Brazil, Venezuela vie for energy clout
Brazil's president Lula da silva toured Mexico and four Central American countries this week as Venezuela's President Chavez visited four South American nations.
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Venezuela's efforts to join the South American trade bloc Mercosur have also been stalled. While Argentina and Uruguay have approved Venezuela's entry – a stance reiterated by Argentine President Néstor Kirchner during Chávez's visit this week – lawmakers in Paraguay and Brazil have yet to do so. Some have questioned Chávez's commitment to democracy in the wake of Chávez's refusal to renew the license of an opposition-aligned television station, Radio Caracas Television, or RCTV.Skip to next paragraph
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For many analysts, Chávez's tour is a reminder to South America that he still wields great power.
"He has recently become a little irritated," says Mr. Shifter, particularly with the positions of Brazil and Paraguay on RCTV. "He is wanting to remind South American governments that they should be grateful ... that he has lots of money and is prepared to spend it, and they need it." This is particularly true as they face an energy crisis during an unusually cold winter.
While there is some distance between Chávez and Lula these days, no one expects a confrontation between two leaders who depend on each other economically and politically.
Riordan Roett, director of the Latin America Studies Program at the Johns Hopkins School of Advanced International Studies in Washington, D.C., says that Lula is taking a more low-key approach to positioning his country than is Chávez.
"Brazilians are much more moderate; they are trying to contain Chávez as much as they can," he says. "The Brazilians are taking a very realistic long-term perspective on their role in the hemisphere."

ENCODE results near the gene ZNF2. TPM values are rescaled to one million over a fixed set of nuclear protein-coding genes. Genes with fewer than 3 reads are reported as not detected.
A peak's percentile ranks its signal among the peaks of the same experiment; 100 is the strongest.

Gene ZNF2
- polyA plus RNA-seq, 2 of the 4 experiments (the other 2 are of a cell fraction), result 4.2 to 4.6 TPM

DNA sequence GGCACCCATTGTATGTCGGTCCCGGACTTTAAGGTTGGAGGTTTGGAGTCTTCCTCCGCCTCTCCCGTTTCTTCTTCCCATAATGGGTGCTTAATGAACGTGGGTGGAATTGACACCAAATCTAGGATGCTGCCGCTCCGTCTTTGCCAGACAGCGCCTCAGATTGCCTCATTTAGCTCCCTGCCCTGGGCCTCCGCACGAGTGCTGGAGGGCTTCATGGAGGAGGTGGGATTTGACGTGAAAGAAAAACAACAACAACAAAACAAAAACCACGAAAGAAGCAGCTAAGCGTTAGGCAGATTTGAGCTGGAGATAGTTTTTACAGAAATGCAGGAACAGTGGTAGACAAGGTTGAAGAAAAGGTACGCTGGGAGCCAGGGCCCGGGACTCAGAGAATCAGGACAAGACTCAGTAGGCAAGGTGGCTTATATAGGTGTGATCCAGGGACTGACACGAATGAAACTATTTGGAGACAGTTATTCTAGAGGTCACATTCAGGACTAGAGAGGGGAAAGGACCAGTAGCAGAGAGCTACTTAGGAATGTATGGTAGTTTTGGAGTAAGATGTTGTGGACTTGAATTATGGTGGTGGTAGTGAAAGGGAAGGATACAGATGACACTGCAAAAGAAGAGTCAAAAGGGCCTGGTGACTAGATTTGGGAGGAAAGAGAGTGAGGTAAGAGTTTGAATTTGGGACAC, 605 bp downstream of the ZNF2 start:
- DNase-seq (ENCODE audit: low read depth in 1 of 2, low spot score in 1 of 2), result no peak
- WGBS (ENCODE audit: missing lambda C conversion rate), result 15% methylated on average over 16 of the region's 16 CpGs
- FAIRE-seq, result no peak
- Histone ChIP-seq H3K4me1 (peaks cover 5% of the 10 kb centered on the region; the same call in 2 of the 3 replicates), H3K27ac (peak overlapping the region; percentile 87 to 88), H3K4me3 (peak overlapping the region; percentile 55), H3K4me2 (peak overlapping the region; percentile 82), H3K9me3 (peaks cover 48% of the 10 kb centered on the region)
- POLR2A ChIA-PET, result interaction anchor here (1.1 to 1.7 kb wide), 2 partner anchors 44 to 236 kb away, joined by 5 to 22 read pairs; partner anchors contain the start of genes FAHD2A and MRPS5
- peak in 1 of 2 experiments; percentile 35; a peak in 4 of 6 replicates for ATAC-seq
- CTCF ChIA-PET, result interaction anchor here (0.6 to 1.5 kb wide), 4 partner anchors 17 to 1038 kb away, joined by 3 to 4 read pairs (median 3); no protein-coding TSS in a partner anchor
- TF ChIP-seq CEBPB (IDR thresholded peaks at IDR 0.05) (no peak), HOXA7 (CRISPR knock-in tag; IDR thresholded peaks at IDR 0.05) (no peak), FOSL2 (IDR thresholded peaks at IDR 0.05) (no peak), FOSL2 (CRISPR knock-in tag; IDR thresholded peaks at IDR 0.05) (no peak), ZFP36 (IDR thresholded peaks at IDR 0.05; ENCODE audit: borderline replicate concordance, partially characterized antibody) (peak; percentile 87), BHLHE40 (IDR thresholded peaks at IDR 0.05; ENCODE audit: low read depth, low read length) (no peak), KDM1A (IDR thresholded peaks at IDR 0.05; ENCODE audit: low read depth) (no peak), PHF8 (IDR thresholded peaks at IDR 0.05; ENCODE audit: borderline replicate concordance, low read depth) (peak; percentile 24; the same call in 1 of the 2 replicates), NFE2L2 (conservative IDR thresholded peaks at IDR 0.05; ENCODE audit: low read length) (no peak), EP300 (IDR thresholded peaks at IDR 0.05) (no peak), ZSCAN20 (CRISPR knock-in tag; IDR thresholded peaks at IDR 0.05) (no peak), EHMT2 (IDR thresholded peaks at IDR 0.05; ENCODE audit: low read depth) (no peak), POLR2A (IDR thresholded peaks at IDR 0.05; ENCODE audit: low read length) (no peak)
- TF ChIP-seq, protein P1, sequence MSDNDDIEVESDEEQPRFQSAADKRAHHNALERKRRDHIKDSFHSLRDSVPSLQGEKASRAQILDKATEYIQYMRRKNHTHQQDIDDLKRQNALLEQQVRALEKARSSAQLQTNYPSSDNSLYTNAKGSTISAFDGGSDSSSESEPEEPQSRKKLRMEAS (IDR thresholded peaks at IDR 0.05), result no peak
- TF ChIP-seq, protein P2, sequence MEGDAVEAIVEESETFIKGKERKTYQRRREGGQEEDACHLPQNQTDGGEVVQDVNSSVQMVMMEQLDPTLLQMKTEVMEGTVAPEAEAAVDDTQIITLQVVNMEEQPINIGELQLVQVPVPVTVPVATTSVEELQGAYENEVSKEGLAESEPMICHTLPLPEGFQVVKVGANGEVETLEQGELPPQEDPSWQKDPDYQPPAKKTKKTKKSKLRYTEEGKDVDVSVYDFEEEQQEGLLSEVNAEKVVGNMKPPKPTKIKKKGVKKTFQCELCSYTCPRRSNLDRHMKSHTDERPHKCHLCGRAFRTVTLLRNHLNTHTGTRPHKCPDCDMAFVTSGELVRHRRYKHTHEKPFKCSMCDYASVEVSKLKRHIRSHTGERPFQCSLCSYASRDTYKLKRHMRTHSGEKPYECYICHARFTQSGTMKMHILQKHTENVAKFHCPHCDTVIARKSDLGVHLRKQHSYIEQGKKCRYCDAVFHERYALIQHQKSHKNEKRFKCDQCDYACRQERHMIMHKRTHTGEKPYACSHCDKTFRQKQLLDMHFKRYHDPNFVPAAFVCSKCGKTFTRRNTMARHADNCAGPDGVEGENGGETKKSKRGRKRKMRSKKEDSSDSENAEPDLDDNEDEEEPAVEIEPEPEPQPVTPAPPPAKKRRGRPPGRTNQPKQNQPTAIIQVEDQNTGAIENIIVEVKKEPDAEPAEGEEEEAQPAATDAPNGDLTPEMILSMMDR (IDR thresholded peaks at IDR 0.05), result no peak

But while analysts view his trip as more pragmatic, it also had diplomacy at its roots too. Lula spoke of boosting trade ties with Mexico so that Latin America "could begin to dream of a stronger integration." Many observers see this as an effort to counter Chavez's role in the region. Lula spoke of boosting trade ties with Mexico so that Latin America "could begin to dream of a stronger integration." Many observers see this as an effort to counter Chávez's role in the region.
"There is a lot of pressure in Brazil on him to become a regional power, and there has been a lot of frustration with the protagonism of Chávez," says Shifter. "Lula has been pretty eclipsed. He sees an opportunity in Mexico and Central America, because of ethanol, and the biofuel initiative, to establish himself as a Latin American leader."
Small countries gain
The biggest winners in this jockeying are countries with high poverty rates that are typically ignored because of their small economies. Nicaragua, for example, is benefiting mightily from the attention of both.
On his trip this week, Lula offered technical assistance to Nicaraguan President Daniel Ortega to produce ethanol. The pledge comes in the wake of promises by Chávez, during trips earlier this year, to provide the Central American nation with cut-rate oil and a new refinery, which would be the biggest on the isthmus.
• Wires services were used in this report.